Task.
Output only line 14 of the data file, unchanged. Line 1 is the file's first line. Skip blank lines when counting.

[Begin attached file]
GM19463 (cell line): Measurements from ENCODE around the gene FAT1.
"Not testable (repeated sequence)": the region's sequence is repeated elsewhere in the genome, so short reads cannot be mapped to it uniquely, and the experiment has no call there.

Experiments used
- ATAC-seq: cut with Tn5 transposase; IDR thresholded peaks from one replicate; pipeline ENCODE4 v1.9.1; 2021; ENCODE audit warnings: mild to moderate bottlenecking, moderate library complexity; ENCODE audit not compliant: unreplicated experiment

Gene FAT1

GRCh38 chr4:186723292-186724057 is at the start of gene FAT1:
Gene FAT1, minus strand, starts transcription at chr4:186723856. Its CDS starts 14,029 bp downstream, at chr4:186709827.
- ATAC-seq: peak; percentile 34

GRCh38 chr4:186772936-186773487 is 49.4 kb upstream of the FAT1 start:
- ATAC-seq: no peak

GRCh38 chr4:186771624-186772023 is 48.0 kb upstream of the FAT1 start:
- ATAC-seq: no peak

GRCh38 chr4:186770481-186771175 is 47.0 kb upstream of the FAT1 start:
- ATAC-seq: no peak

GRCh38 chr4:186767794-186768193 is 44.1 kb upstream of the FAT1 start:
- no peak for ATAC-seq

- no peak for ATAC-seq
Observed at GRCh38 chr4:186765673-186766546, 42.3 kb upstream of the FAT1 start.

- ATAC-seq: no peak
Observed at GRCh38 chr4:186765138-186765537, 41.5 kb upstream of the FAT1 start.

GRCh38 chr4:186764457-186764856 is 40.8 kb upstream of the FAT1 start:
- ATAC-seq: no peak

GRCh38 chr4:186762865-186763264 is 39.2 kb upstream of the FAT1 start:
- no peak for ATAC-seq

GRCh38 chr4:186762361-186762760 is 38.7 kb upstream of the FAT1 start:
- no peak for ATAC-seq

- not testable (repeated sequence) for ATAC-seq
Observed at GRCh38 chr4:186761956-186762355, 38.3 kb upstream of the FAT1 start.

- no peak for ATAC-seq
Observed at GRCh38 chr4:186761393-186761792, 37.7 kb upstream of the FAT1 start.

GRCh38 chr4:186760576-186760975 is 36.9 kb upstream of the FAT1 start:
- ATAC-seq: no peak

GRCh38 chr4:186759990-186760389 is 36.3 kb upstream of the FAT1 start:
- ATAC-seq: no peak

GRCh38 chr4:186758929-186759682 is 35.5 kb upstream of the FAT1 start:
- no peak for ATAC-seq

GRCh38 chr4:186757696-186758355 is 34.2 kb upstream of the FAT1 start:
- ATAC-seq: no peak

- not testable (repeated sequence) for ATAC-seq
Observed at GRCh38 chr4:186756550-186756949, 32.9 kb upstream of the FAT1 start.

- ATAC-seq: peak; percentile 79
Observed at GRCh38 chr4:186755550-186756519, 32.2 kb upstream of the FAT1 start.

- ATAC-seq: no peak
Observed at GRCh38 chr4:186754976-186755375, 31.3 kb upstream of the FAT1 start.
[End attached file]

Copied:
- ATAC-seq: no peak